“Give me that.” My father says, snatching what we now know to be my mother’s wig. He begins using it to scoop up sick from the back of the car. My mother looks on speechless as load after load is dumped from the car onto the grass, satisfied he can scoop up no more, my father then uses the strawberry blond beehive to wipe down the back of the seats. My mother must tint her hair, because beneath the wig it is fluffy and grey, not the light auburn I thought it was. She reminds me of one of those seventeenth century ladies who would leave their powdered wigs on wooden heads at night and be practically bald underneath.
“I’m really sorry Mr. Taylor,” says Diana.
“It’s not your fault my girl,” he says. “If Joanna hadn’t been such a little pig ordering those bockerglory things none of this would have happened. Eyes bigger than her belly, been like that all her life.”
I would have liked to have said, ‘How would you know! You’ve never indulged me once in my life, until today that is.’ But given the state of the back of the car, not to mention the wig, I think better of it.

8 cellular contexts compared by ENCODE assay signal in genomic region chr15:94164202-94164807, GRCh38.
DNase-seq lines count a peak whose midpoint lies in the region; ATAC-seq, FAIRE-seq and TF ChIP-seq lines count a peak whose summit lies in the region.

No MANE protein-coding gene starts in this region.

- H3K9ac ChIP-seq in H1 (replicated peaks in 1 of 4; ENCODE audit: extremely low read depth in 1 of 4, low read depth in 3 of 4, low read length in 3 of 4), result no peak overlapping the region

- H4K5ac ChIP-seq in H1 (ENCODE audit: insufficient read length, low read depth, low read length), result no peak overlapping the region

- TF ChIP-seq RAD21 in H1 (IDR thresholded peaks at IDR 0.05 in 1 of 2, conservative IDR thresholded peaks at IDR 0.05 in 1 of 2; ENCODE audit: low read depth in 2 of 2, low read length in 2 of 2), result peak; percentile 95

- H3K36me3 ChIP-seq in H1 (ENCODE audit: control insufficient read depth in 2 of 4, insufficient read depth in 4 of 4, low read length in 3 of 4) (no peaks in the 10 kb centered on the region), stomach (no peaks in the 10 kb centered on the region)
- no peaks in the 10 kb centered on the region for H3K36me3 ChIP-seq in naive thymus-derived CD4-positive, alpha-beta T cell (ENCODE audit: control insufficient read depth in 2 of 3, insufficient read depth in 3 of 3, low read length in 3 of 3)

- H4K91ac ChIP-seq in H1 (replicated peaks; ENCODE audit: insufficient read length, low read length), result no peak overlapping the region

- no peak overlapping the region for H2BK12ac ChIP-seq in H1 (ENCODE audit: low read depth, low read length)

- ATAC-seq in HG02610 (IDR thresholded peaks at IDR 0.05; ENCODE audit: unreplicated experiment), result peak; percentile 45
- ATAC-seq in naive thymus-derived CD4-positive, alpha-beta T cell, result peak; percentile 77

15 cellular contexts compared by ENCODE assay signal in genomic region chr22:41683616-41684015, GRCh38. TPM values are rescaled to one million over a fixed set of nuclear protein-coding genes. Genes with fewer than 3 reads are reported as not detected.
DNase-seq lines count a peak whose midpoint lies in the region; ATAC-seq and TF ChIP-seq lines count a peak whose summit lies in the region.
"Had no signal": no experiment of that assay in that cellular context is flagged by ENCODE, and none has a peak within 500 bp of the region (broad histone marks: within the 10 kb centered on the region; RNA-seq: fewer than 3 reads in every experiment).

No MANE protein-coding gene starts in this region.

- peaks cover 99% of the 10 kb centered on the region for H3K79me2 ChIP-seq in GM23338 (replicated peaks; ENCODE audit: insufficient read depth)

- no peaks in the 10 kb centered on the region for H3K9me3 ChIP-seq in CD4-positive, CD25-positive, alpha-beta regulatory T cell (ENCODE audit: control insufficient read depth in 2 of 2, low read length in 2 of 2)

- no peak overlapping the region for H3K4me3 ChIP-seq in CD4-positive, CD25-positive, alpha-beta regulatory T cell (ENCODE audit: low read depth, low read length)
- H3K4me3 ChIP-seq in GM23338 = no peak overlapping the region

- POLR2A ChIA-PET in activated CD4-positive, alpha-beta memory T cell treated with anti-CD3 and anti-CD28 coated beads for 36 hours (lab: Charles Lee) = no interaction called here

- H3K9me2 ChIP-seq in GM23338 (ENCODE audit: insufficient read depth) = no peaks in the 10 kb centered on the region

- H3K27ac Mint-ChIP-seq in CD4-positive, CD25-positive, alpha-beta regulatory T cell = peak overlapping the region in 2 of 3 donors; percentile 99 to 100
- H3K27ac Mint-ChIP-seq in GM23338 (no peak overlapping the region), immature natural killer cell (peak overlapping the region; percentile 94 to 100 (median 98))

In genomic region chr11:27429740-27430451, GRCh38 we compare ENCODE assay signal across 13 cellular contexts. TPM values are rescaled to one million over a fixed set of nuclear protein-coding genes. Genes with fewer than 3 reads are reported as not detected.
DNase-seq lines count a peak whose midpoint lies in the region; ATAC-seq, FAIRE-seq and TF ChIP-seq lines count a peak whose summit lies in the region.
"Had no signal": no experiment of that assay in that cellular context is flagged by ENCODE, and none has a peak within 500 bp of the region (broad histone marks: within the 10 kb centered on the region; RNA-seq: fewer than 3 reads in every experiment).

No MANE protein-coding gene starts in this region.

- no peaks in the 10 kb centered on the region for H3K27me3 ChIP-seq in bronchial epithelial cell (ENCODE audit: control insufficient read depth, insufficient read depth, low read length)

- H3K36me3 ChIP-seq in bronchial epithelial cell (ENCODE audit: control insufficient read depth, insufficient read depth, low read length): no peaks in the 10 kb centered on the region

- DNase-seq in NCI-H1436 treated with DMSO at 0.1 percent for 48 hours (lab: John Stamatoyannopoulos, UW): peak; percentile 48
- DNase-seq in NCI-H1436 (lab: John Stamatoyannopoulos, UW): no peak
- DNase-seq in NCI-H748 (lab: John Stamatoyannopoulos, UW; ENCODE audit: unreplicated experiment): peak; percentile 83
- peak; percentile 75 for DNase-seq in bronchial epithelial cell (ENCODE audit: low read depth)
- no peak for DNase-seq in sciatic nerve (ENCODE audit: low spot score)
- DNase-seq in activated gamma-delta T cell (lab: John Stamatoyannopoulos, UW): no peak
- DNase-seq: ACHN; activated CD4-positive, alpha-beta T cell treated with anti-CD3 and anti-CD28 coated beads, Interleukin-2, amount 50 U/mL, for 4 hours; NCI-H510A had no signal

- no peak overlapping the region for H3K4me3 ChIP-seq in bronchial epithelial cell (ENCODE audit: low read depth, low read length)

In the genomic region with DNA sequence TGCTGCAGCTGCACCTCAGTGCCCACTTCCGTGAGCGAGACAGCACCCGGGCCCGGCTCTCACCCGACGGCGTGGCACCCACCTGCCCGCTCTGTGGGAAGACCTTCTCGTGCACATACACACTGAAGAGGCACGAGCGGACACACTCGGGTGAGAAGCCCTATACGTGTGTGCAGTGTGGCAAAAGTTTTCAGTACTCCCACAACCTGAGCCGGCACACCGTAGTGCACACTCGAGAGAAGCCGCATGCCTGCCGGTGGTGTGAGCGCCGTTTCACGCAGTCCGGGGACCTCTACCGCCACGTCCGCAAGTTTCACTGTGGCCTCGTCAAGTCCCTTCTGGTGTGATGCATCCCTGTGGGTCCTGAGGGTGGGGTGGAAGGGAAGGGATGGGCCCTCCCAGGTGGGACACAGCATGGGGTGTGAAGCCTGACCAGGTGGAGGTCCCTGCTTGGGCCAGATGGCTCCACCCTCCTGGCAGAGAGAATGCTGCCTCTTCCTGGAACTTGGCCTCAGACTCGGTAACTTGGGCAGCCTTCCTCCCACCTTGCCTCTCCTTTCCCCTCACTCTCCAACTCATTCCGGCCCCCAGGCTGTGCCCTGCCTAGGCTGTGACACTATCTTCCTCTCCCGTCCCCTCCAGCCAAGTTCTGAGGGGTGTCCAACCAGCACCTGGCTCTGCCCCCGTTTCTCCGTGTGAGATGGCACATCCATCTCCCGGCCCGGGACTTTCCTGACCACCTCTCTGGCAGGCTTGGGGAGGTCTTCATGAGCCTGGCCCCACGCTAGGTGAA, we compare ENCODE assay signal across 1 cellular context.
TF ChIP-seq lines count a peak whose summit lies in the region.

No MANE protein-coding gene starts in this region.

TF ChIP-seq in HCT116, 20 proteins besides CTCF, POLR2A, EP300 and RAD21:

My parents don’t stop for tea with matron. They drop Diana and I off at the lodge and leave us to walk the half-mile up the drive to school alone. I haven’t seen them since. My mother sent biscuits mid-term, but there was no note.
Matron has just called me to her study. She is wearing a look of disdainful satisfaction as she indicates for me to sit down. I’m not here for a roasting then, if I was, I would remain standing. The absence of tissues and cordial on matron’s desk means that nobody has died.
“You have no idea why you’re here.” She is not making a statement, nor asking a question, more like making an accusation.
I shake my head. I feel guilty but I don’t know why.